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Commercial break

Life is not easy for investment advisers on Sipps and SSASs. Their recommended equity investments have dropped significantly in value, their cash deposits are earning 4 per cent – if they are lucky – and their fixed-interest investments have performed well but are not the place

for new investment if rates look like rising. As clients continue to make contributions, where can liquid cash go?

“No more equities,” the client will say and “Can&#39t you find me something more interesting/profitable than cash on deposit?”

The obvious alternative is property. Residential property is largely excluded as direct investment is not allowed and there are few residential collective investments available. So why not look at commercial property?

Commercial property partnerships generally buy quality commercial property costing upwards of £15m, with London office blocks costing up to £80m. The partners consist of personal and pension fund investors, the latter investing through a specially arranged UK exempt unit trust. This mechanism avoids any problems which could be associated with the maximum lending restrictions contained in pension legislation.

The partnership borrows up to 85 per cent of the purchase price on what is known as a non-recourse basis. This means that the investing partners are not personally liable for the bank loan and the bank only has the property itself and the rental income stream as security for the loan.

Typically, the tenant will be in the blue-chip category, for example, Sainsbury, B&Q or a large professional practice, and leases run for 20 to 25 years with five-year, upward-only rent reviews.

The two principal questions of investment are what is the upside and what is the downside? Let us look at the latter first.

The investor puts in a cash sum – usually between 15 and 20 per cent of the cost – and it is possible to lose all this. But how? Well, it is possible that the property could fall by 30 per cent in value. If it did, and if investors voted to sell at that time, they would lose all their cash investment but no more, since the bank has no call on them personally.

But why should a partnership sell if it cannot do so at a profit? If it has a good tenant who continues to pay rent, it would be better advised to hold the property and wait for a recovery in prices. The interest rate on the loan is fixed and, taking a very long-term view, over 20 or 25 years, the loan should be totally repaid from the rent and the investors should be left with a valuable, unencumbered property.

Most property partnerships sell after five or 10 years when they are showing a profit after the first or second rent reviews. The worst case is if the tenant goes bust and the property cannot be let. Even then, the most that can be lost is the cash investment. This illustrates how important the tenant&#39s covenant can be as, provided the tenant pays the rent, the downside risk is minimal.

Having looked at the most gloomy scenario, let us look at the upside. This is considerable and unlimited, which is only to be expected with gearing of five to seven times.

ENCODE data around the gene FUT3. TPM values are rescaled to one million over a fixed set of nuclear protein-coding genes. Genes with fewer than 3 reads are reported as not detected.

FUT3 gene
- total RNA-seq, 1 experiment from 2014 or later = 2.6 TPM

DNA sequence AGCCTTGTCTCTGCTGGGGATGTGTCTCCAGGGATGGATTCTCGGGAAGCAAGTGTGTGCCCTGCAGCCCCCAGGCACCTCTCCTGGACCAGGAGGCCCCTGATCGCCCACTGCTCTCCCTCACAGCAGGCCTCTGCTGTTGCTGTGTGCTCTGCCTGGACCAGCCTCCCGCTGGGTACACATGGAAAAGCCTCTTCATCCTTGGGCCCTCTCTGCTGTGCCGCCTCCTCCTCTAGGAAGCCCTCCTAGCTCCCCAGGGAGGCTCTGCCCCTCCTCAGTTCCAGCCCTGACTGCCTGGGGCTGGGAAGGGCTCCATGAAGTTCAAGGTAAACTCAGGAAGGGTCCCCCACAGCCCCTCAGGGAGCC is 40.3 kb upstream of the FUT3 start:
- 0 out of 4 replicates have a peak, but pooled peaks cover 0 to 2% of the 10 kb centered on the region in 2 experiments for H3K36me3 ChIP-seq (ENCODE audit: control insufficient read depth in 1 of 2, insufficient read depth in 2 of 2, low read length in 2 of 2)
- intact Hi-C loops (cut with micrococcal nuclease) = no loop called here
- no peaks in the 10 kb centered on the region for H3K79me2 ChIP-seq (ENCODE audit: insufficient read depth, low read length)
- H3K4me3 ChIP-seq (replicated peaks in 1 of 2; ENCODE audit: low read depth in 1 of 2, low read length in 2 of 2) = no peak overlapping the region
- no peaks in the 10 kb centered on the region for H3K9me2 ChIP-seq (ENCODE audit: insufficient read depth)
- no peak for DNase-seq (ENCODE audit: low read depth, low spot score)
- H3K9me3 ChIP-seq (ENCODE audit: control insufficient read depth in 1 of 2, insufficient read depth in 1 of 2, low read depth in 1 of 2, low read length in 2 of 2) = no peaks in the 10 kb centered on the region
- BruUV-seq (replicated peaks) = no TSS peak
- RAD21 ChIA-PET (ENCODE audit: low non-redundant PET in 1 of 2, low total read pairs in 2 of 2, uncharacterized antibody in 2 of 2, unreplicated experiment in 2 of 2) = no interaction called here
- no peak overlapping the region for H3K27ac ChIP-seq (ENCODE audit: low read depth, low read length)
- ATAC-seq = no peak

It is perhaps easiest to look at an example. This is taken from a recent actual purchase of a B&Q retail warehouse for £19m at a yield of 6.75 per cent, with 86 per cent gearing.

The table below gives an indication of the annual returns which are possible on different assumptions. The variables are the rate of rent

increase and the purchase yield – that is, rent divided by capital value – at which the property is sold. The advisers to the partnership – a leading firm of surveyors – estimate that retail warehouse rents will grow over the next five years at 3.7 per cent a year and a sale at a purchase yield of 6.75 per cent seems a reasonable assumption. Based on a conservative 3 per cent a year rental growth, this provides an annual return of 14.3 per cent on an investor&#39s cash investment.

Generally, a property partnership will be advised when a suitable sale opportunity arises and partners will then be able to vote as to whether or not they wish to sell. Usually, a two-thirds majority is required for a sale to take place.

Although there is no recognised market in partnership interests, it should not be difficult to find buyers at a reasonable price in the event of a sale being required by a Sipp or SSAS on the death of the pensionholder. It would be quite usual for the IFA advising the seller fund to also have other clients who could take on the partnership interest.

Obviously, Sipps and SSASs pay no tax on profits on sale. Individuals do pay tax on capital gains, subject to taper relief.

There must be a case for looking at property partnerships for Sipps and SSASs, if for no other reason than this gives the fund a better balance in terms of asset allocation.

One last thought. If deposits yield 3 to 4 per cent, medium-dated gilts under 5 per cent and inflation is about 2 per cent, how long will commercial property with blue-chip rental returns of 6 to 7 per cent be available in today&#39s low interest rate environment? If investors judge 5 to 6 per cent to be the right yield for this commercial property in future, that gives potential for a substantial uplift in capital values.

Incidentally, property partnerships pay advisers well. Two per cent on the 100 per cent partnership investment can equate to as much as 14 per cent on the cash investment. Combining good advice with profitable remuneration is always a nice position to be in.


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